Academic Dishonesty and Plagiarism Thesis

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Academic dishonesty has probably existed since the first educational systems in human history. Generally, the motivation for plagiarizing and other forms of academic dishonesty relates to achieving higher grades than those that correspond genuinely to the student's learning, ability, or performance level, or to laziness and the desire to acquire formal academic degrees as credentials for employment and/or social status.

Literary plagiarism is probably more prevalent than other forms of cheating, such as stealing exams or soliciting answers from other students during examinations, primarily for many of the same reasons that remote copyright theft of music is much more prevalent than the actual theft of tangible music recordings from retail outlets.

Unlike other forms of academic dishonesty, plagiarism is incapable of direct detection in the manner that exam theft and communication between students is capable of being detected at the time that it is being committed.

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Plagiarism occurs in private, just like illegal Internet downloads or unauthorized sharing of single-use software licenses. For this reason alone, plagiarism is perceived as being less risky from the outset. Plagiarism exists in several different specific forms, including the overt misappropriation of substantive authoritative text, the misrepresentation of prior research, the recycling of papers written and already submitted for course credit by other students, and in the use of professional ghostwriters. Many times, plagiarism is deliberate, but other times (and in different forms), it is also capable of being perpetrated unintentionally.

Overt Direct Substantive Misappropriation:

Thesis on Academic Dishonesty & Plagiarism Academic Dishonesty Has Assignment

The most obvious form of literary academic plagiarism consists of reproducing the text from authoritative academic sources like textbooks and journal articles verbatim and then presenting that work, unchanged, as that of the submitting student. The growth of the Internet has greatly increased the efficiency and speed of deliberate plagiarism by allowing students to search through thousands of published sources online without ever having to go the library. The greatly expanded range of possible sources available to contemporary students also significantly reduces the relative risk that a teacher or professor will recognize the plagiarized material on reading it (Innerst, 1998; MJS, 2004).

To address the growing problem of academic plagiarism via online databases, an industry has emerged providing a means of detecting overt substantive plagiarism of this type. Generally, anti-plagiarism software allows instructors to enter text suspected of plagiarism into an online resource designed to identify similarities with vast databases of relevant material. Internet ventures like provide membership-based services to academic institutions and instructors and retains all material submitted for scanning to detect any attempts by other students to reuse those works subsequently.

Overt Indirect Substantive Misappropriation:

Whereas overt direct substantive misappropriation is the misrepresentation of unoriginal authoritative work as the student's own writing, overt indirect misappropriation involves original text but unoriginal intellectual contribution to the material presented as academic work. Instead of reproducing prior authoritative text verbatim, students engaging in this type of plagiarism rewrite portions of prior authoritative work, sometimes entirely in their own words, but do not give appropriate credit to the original source (Boon, 2003; Girard, 2009).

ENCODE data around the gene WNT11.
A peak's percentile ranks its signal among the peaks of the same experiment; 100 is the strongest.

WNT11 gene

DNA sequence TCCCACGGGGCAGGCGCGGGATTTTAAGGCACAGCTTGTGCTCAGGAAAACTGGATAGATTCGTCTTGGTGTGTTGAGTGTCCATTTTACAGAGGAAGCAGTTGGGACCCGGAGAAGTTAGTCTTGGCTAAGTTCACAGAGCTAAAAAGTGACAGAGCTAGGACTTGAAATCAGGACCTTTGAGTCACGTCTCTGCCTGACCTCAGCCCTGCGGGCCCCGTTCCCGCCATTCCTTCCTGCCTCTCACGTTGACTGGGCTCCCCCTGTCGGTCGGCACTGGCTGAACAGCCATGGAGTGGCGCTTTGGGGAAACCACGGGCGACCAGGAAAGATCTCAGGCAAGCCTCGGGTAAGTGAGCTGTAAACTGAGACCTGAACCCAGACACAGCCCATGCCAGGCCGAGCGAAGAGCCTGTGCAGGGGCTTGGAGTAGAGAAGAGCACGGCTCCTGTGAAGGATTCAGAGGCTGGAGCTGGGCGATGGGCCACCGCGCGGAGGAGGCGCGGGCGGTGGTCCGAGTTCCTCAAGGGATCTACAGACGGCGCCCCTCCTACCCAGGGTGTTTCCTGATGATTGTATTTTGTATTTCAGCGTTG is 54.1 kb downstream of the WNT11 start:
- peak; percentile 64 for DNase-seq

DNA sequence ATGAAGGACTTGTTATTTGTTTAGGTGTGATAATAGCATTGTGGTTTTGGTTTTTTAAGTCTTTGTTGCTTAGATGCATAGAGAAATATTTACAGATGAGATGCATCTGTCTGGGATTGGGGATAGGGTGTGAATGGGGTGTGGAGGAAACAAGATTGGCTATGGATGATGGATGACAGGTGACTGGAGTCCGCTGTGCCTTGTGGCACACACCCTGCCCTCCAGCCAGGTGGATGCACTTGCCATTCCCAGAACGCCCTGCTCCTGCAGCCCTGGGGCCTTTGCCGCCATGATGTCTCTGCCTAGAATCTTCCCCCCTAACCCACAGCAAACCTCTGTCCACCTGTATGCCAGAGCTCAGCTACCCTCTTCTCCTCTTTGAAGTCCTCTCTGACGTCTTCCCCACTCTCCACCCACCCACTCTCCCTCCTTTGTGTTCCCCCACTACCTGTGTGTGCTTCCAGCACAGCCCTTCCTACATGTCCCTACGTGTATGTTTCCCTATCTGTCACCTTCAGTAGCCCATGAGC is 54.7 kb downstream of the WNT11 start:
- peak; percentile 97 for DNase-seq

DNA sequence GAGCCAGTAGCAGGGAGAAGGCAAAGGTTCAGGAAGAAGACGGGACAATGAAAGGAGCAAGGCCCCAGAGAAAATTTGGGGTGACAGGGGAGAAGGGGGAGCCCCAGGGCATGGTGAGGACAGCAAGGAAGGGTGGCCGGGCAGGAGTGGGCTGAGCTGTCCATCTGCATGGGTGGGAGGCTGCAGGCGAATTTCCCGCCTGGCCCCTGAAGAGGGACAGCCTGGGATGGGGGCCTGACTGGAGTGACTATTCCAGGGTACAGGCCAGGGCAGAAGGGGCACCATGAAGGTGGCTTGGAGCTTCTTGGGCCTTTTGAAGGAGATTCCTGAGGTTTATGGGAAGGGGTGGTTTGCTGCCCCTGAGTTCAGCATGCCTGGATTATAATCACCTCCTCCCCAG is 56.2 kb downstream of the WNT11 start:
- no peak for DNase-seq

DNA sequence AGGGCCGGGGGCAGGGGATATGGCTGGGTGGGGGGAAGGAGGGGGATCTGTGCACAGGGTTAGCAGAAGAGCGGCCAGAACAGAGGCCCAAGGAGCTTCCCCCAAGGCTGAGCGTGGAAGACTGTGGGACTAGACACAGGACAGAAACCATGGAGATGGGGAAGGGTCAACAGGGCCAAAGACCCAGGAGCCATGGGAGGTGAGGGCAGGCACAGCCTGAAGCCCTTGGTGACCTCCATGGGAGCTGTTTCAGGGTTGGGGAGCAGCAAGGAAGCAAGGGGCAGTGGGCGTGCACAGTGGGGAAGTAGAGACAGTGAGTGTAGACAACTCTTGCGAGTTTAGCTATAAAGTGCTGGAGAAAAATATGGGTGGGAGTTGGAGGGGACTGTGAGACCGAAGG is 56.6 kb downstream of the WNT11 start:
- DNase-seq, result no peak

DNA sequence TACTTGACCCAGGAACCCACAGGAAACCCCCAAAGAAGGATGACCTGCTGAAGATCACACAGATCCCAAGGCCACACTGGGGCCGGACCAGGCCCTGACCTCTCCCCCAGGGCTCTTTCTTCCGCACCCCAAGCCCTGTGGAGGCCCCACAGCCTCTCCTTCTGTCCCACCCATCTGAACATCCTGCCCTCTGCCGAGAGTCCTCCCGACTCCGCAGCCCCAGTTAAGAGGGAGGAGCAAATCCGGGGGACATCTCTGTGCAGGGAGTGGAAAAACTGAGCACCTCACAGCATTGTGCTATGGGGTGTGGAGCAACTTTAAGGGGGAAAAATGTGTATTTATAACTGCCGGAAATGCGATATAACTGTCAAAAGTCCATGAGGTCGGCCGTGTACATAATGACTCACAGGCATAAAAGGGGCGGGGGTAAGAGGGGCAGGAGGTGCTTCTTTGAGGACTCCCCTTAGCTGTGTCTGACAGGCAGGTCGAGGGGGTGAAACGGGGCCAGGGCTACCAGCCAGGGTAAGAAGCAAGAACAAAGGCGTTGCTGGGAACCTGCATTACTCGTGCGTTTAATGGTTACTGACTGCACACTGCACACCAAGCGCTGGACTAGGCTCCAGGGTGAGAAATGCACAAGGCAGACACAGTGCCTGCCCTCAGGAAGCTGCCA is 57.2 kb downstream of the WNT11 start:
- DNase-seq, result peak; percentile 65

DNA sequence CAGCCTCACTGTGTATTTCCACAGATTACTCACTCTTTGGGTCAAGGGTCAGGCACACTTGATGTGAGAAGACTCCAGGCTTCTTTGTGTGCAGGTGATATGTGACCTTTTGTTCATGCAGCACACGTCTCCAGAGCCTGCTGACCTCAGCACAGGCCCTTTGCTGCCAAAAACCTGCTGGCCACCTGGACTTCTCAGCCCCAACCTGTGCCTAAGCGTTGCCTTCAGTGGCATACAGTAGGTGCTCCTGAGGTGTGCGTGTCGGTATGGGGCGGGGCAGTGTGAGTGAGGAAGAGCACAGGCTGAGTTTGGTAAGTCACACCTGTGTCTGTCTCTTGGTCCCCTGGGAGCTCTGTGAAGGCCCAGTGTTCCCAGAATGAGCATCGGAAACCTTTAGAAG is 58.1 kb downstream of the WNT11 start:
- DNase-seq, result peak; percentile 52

Unlike overt substantive misappropriation, this form of plagiarism can occur unintentionally as well as deliberately. Many students may commit plagiarism unintentionally simply because they do not understand that appropriate academic standards require that any unoriginal idea (outside of the realm of common knowledge or widely known historical fact). At the time that they paraphrase prior work, they may honestly believe that they are doing nothing that is dishonest academically.

Misappropriation of Research:

Plagiarism also includes the misrepresentation of secondary research as primary research and the dishonest use of already existing secondary research as secondary research conducted by the student. Typically, a student might acquire a single piece of research such as an extensive peer-reviewed journal article as the sole appropriate authoritative source of secondary research. Instead of continuing to accumulate other appropriate research material, the student simply misappropriates titles selected from the sources acknowledged in that piece of writing. In most cases, the student never sees the actual source referenced but provides citations in the proper format to that source and includes it in the list of references as though it contributed to the research conducted by the student (Boon, 2003; Slobogin, 2002).

Recycling Old Papers:

Before the Internet revolution, academic essay recycling was one of the most common methods of committing plagiarism on college campuses. Typically, students simply traded, gave, or sold papers to… [END OF PREVIEW] . . . READ MORE

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How to Cite "Academic Dishonesty and Plagiarism" Thesis in a Bibliography:

APA Style

Academic Dishonesty and Plagiarism.  (2009, January 30).  Retrieved January 26, 2021, from

MLA Format

"Academic Dishonesty and Plagiarism."  30 January 2009.  Web.  26 January 2021. <>.

Chicago Style

"Academic Dishonesty and Plagiarism."  January 30, 2009.  Accessed January 26, 2021.